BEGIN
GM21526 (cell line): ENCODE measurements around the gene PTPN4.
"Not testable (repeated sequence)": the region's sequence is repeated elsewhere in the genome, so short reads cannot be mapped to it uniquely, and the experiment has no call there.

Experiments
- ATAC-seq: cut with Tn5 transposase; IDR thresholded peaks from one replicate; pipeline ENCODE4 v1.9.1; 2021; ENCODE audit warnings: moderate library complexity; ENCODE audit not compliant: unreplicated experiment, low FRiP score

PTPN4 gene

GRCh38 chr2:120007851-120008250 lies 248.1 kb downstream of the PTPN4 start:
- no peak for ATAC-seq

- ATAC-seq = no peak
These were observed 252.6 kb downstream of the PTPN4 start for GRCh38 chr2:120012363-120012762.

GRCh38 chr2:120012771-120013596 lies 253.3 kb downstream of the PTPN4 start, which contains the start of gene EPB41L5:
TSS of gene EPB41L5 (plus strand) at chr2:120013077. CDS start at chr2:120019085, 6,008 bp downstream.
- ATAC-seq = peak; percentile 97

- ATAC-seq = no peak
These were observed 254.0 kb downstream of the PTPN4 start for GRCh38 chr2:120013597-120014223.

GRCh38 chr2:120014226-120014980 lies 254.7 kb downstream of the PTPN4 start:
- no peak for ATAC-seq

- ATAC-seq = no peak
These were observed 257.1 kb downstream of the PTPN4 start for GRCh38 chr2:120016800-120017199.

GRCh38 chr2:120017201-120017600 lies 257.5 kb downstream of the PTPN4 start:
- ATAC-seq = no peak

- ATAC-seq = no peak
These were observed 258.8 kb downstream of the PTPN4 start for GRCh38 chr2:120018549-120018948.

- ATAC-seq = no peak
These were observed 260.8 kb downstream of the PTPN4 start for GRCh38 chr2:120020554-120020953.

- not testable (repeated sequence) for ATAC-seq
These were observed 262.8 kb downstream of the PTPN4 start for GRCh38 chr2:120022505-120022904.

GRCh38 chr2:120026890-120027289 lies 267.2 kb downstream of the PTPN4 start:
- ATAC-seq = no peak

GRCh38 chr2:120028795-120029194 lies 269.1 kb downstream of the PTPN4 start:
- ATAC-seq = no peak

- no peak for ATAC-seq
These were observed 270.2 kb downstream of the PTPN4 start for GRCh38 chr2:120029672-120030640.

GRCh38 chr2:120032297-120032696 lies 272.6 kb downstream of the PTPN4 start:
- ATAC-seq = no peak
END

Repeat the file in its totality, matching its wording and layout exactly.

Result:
GM21526 (cell line): ENCODE measurements around the gene PTPN4.
"Not testable (repeated sequence)": the region's sequence is repeated elsewhere in the genome, so short reads cannot be mapped to it uniquely, and the experiment has no call there.

Experiments
- ATAC-seq: cut with Tn5 transposase; IDR thresholded peaks from one replicate; pipeline ENCODE4 v1.9.1; 2021; ENCODE audit warnings: moderate library complexity; ENCODE audit not compliant: unreplicated experiment, low FRiP score

PTPN4 gene

GRCh38 chr2:120007851-120008250 lies 248.1 kb downstream of the PTPN4 start:
- no peak for ATAC-seq

- ATAC-seq = no peak
These were observed 252.6 kb downstream of the PTPN4 start for GRCh38 chr2:120012363-120012762.

GRCh38 chr2:120012771-120013596 lies 253.3 kb downstream of the PTPN4 start, which contains the start of gene EPB41L5:
TSS of gene EPB41L5 (plus strand) at chr2:120013077. CDS start at chr2:120019085, 6,008 bp downstream.
- ATAC-seq = peak; percentile 97

- ATAC-seq = no peak
These were observed 254.0 kb downstream of the PTPN4 start for GRCh38 chr2:120013597-120014223.

GRCh38 chr2:120014226-120014980 lies 254.7 kb downstream of the PTPN4 start:
- no peak for ATAC-seq

- ATAC-seq = no peak
These were observed 257.1 kb downstream of the PTPN4 start for GRCh38 chr2:120016800-120017199.

GRCh38 chr2:120017201-120017600 lies 257.5 kb downstream of the PTPN4 start:
- ATAC-seq = no peak

- ATAC-seq = no peak
These were observed 258.8 kb downstream of the PTPN4 start for GRCh38 chr2:120018549-120018948.

- ATAC-seq = no peak
These were observed 260.8 kb downstream of the PTPN4 start for GRCh38 chr2:120020554-120020953.

- not testable (repeated sequence) for ATAC-seq
These were observed 262.8 kb downstream of the PTPN4 start for GRCh38 chr2:120022505-120022904.

GRCh38 chr2:120026890-120027289 lies 267.2 kb downstream of the PTPN4 start:
- ATAC-seq = no peak

GRCh38 chr2:120028795-120029194 lies 269.1 kb downstream of the PTPN4 start:
- ATAC-seq = no peak

- no peak for ATAC-seq
These were observed 270.2 kb downstream of the PTPN4 start for GRCh38 chr2:120029672-120030640.

GRCh38 chr2:120032297-120032696 lies 272.6 kb downstream of the PTPN4 start:
- ATAC-seq = no peak